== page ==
2. Centralize your mission; loosen your structure. As Ashkenas and Spiegel point out, ants have no central control, no single “master ant,” yet the entire colony works together as one community. They’re able to align their individual activities to the powerful common purpose that each ant shares—the survival of the nest. Thus, when the environment shifts, individual ants adapt their roles for the collective good.

Leaders of effective innovation teams communicate and centralize the mission of the team, but give the team members the freedom to do what’s needed to achieve their part. This allows the team to adapt when they hit dead ends. This is also why companies like Google align their people through yearly and quarterly goals, while giving them the ability to work toward these results in multiple ways.

3. Communication is key. Back to the ants. We’ve all seen long ant trails leading to a food source. If the source is particularly good, the trail intensifies and more ants follow it. It’s a time- and energy-saving way to communicate.

Rich, frequent and candid communication is also important for organizational teams to find innovations as quickly as possible. People need to bounce around ideas, share insights and challenge each other’s assumptions. Leaders need to make sure their teams have the time, space and tools to make this happen. Bring your team together often and create a comfortable atmosphere for dialog and brainstorming. Make it easy to share ideas through tools like instant messaging and file sharing.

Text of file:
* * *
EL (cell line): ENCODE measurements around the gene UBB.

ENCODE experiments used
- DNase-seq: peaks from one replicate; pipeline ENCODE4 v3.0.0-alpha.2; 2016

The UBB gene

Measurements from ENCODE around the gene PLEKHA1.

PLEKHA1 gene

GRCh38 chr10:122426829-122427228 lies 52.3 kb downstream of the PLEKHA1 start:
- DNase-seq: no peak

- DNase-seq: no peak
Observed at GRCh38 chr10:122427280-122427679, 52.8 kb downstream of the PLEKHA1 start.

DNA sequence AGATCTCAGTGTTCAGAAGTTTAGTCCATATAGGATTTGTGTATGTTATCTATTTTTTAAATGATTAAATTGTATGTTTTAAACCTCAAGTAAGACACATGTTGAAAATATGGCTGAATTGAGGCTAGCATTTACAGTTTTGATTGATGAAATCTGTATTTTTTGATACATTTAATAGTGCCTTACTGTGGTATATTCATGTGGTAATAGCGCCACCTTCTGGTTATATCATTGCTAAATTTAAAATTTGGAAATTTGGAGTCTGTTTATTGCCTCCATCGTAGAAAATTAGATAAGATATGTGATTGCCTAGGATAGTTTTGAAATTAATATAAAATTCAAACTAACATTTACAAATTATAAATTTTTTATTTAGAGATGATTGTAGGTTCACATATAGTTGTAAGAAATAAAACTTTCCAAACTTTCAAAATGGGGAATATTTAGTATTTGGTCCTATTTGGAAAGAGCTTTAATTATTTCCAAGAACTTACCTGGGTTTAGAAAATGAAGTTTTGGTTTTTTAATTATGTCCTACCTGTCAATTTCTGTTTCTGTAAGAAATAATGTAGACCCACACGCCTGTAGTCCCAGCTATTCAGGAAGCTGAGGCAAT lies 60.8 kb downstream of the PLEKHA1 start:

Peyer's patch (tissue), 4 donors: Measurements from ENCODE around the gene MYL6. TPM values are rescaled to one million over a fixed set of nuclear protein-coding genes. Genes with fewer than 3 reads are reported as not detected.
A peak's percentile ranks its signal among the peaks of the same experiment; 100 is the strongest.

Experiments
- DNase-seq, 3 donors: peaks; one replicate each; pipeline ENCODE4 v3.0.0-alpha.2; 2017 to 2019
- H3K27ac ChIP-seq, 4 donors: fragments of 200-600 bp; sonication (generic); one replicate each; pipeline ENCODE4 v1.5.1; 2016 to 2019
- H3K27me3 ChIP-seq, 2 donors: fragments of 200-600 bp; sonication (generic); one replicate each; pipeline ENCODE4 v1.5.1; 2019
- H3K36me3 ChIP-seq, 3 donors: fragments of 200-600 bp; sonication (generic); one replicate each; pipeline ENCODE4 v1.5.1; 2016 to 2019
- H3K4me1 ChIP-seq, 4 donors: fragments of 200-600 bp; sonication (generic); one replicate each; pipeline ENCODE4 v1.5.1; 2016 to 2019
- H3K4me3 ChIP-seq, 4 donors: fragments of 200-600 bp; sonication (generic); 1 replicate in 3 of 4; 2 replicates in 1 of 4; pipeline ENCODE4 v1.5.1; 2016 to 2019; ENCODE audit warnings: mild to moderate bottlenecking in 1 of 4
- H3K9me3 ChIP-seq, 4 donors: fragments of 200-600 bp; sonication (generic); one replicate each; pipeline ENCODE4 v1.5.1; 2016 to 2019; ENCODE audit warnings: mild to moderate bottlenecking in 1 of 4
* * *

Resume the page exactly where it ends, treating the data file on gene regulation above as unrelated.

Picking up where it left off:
4. Experiment with ideas. Always test new ideas and new ways of doing things. It’s at the heart of innovation. Ashkenas and Spiegel us the example of Intuit, who puts new product ideas on the internet before they are developed to test whether there is a market. If there’s interest, they proceed with development; if not, they modify the idea or quietly withdraw it.

Encourage your team to test ideas through action instead of just through studies and analyses. Of course, this requires both dollars and resources to build prototypes and mock-ups early in the discovery process and to engage directly with customers to get rapid feedback and test assumptions.

Embrace these management concepts behind innovation and watch your “colony” flourish.

Source: Ron Ashkenas is partner emeritus at Shaffer Consulting, where he helped leading organizations achieve dramatic performance improvements and coached CEOs and senior executives on strengthening their leadership capacity. He’s also an avid author and contributor to publications such as Harvard Business Reviewon topics related to organizational change.

Markus Spiegel is partner at Schaffer Consulting where he helps organizations to master the challenges in complex environments. His experience includes working in the automotive and financial services industry, including key roles at the BMW Group. He is also a contributor to Harvard Business Review.